Knowing relations between the six countries represented weren’t great at the time, how was that reflected in the team?


It was the middle of the end of the Cold War, but it was still the Cold War. Russia and the United States, were not talking to one another. Neither was China. But we needed the Soviet support in order to get the logistics on the last 2000 miles of this expedition, or else we couldn't do it. Jean, my partner, was a diplomat. And he made the contacts with the Soviets and also the Chinese. Putting it all together, we were working nonstop for over three years.


How did you feel in 1991 when the Antarctica Treaty was finally signed?


It was incredible. I was with my dad on a Saturday morning in Minneapolis. We heard a letter dropped in the mailbox. And in that letter, it said: congratulations, the treaty was signed. And this all started with that chance encounter with Jean. It just shows how much we need international cooperation to solve the climate issues of today. As a society, we're dealing with equity, huge social changes, which are disruptive, and very important. And the key to get through our social issues is through cooperation of all races. That was our power. We never looked at another person, another country, as being above or below us. We were all one, all equal. And whenever I get into a challenging situation, like when I started working on the climate movement 18 years ago, I always draw strength from what we did in Antarctica through cooperation. Our viewpoint of the world always has to be challenged. Because it's a personal viewpoint. It’s a cultural viewpoint. And to be a whole person, you've got to always be willing to have your viewpoint in life challenged.


Team members of the international crew smile even in freezing conditions.
Keizo Funatsu, Will Steger, and Dr. Jean-Louis Étienne, 1990 International Trans-Antarctica Expedition

Can you tell us some more about your role with regards to the Climate Change movement?


My call to action was when the Larsen ice shelf, that took us 14 days to cross, collapsed in 2002, because of climate change. So, I packed up my bags in the wilderness, and moved to the cities of Minneapolis and St. Paul to help start the climate movement. My approach was first to think, what am I good at? I'm an organizer. We built up a constituency in the Midwest, and that constituency ended up voting for the right policies, mandates that put us at 25% renewables by 2020 in Minnesota. We went way beyond that by 2020. And they said that was impossible 16 years ago. It was through a combination of education, awareness, and sharing our stories. And that’s what we have to do. I don't have to sugarcoat it anymore. We're losing control of the climate. We’re looking at mass extinction. On the other hand, we're looking at incredible opportunities. And what we have to do in order to adapt is create great things. We have to cooperate together, following that spirit of exploration. That's the key.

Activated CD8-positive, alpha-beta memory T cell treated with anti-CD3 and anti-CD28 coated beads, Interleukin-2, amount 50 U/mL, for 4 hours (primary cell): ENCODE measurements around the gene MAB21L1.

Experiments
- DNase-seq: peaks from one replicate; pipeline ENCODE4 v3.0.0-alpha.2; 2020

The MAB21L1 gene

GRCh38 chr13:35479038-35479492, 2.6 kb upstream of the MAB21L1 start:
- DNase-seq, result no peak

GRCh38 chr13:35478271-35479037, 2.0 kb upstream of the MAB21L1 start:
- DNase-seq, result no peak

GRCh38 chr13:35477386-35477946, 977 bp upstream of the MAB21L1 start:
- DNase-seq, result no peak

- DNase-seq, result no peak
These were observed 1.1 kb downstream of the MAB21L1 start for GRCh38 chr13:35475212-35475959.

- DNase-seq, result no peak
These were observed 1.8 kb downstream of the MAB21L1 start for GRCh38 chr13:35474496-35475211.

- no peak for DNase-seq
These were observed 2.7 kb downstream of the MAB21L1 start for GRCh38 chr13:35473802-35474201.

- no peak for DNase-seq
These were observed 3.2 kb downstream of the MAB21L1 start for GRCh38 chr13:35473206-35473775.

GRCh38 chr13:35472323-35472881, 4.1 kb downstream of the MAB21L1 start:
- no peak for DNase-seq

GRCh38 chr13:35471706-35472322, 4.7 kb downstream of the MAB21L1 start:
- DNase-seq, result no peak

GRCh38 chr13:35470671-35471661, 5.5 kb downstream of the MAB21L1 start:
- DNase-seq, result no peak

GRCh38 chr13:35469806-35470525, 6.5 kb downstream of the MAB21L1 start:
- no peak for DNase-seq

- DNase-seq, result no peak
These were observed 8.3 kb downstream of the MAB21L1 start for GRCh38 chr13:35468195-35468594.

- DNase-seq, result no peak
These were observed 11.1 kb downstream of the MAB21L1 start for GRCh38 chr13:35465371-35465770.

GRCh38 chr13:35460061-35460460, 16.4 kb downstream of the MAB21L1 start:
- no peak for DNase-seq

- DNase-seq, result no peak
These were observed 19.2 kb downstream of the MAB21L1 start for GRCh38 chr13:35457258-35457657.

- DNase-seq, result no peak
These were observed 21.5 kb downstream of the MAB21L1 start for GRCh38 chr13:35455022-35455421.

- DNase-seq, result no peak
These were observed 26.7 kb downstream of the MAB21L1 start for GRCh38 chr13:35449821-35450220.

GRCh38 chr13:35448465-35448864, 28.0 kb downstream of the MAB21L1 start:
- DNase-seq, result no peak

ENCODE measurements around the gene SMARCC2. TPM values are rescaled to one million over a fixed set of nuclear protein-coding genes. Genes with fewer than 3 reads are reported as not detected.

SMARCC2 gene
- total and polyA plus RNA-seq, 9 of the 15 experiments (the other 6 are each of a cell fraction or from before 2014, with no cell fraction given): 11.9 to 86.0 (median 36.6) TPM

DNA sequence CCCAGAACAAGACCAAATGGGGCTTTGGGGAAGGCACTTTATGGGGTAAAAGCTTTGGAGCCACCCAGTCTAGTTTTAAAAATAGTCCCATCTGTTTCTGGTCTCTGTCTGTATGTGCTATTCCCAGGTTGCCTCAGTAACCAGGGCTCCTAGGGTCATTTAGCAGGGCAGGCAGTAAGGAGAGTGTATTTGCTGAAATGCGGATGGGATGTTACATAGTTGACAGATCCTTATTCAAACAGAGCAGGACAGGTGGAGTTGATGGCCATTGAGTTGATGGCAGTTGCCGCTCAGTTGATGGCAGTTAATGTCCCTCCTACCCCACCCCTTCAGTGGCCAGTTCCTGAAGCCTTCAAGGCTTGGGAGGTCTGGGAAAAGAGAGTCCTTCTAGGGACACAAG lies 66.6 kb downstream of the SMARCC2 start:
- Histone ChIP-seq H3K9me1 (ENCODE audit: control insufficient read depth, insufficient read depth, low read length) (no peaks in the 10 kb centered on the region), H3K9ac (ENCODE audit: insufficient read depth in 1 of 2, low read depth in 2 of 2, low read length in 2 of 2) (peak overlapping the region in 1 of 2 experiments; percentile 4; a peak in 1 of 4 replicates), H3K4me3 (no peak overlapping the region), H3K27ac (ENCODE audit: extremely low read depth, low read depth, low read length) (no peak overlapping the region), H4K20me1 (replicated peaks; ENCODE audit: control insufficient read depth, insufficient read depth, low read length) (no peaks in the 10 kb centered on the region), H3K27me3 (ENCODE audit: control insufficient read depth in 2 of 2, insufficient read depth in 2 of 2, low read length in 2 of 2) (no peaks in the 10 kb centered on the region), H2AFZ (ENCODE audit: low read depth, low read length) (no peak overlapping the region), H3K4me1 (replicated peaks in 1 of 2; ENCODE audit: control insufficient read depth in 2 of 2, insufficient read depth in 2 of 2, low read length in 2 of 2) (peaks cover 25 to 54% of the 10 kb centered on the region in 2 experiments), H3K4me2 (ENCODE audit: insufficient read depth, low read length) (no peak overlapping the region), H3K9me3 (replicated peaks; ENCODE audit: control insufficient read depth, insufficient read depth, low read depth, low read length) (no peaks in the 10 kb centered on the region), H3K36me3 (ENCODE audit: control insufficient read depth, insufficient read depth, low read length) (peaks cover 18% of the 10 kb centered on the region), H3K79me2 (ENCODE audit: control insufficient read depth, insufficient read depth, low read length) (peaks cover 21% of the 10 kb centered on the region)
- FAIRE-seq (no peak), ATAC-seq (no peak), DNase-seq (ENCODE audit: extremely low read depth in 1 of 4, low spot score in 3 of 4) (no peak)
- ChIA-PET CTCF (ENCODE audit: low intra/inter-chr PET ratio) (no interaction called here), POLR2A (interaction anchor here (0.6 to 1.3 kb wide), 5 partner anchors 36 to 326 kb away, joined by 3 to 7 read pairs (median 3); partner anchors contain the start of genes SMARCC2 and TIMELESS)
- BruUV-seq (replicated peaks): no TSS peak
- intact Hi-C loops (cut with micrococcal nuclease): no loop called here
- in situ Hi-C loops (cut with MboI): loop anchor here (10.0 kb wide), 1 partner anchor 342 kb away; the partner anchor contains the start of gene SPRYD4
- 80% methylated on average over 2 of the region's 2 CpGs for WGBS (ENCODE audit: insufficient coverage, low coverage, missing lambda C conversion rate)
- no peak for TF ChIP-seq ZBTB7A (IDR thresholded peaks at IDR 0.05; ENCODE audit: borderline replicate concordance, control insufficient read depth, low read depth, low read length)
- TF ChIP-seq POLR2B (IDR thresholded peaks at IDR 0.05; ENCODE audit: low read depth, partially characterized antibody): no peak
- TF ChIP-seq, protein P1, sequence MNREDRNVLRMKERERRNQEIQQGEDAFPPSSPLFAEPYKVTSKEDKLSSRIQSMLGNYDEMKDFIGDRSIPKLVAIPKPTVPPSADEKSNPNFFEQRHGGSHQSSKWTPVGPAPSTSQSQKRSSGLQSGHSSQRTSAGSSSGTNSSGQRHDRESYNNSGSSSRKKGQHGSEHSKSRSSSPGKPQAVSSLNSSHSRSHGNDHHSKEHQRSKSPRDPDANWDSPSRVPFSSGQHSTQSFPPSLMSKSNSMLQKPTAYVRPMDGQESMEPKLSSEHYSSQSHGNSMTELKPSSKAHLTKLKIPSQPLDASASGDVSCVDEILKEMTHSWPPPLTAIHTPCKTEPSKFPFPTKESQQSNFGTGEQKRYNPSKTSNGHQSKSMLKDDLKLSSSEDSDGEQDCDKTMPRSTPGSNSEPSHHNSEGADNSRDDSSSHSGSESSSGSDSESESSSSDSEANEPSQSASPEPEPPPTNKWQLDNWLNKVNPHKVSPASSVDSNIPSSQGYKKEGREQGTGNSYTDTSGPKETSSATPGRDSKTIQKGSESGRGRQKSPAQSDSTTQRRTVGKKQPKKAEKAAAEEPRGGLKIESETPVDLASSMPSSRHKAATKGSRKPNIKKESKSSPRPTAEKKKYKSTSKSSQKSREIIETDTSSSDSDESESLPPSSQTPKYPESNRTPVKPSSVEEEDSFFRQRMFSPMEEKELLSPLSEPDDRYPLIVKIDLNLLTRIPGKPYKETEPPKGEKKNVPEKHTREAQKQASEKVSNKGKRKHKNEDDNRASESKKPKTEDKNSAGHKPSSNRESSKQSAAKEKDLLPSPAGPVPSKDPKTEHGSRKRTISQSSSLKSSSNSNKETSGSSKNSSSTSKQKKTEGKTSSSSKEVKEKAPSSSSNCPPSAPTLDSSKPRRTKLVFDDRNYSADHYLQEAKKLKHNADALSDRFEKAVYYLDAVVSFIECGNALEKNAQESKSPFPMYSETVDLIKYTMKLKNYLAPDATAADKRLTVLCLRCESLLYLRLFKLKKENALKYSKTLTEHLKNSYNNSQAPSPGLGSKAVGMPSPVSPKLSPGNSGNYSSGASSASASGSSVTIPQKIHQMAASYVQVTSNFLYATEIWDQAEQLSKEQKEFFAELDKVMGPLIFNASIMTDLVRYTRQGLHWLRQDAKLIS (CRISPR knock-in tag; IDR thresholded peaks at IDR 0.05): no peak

Can you tell us about your recent Documentary?


It's called After Antarctica and it was directed by Tasha Van Zandt and Don Bernier. It's based around the Antarctic Expedition in 1990, and they've done it really brilliantly putting it all together. A French film crew came in on occasions and they lived in the same situations that we did. And they were able to tell the story, not by me just sitting around talking about it, but they also went through decades of my archival footage. The film also deals with my life as an environmentalist, especially during the last five, six years, where I've been doing these really challenging solo stuff in the Arctic regions, traveling on rivers and lakes, as everything's breaking up. After Antarctica is truly a movie of exploration, why we do it. Explore the film:


What’s next for you?


Another expedition! I have a major solo expedition planned for the High Arctic in the spring. I'm very much looking forward to that. I'm very fortunate at this age that I’m able to find such a challenge physically, mentally and spiritually. It's just like a wall climb where you have to say in the present all the time. You're right on the line all the time. The only way to survive is to be in the moment and at times if your attention goes, you know, it's just like climbing, you probably won't be around, or you're going to take a hard wake up call. That's where exploration takes us. It takes us right to the now. The rest doesn't exist.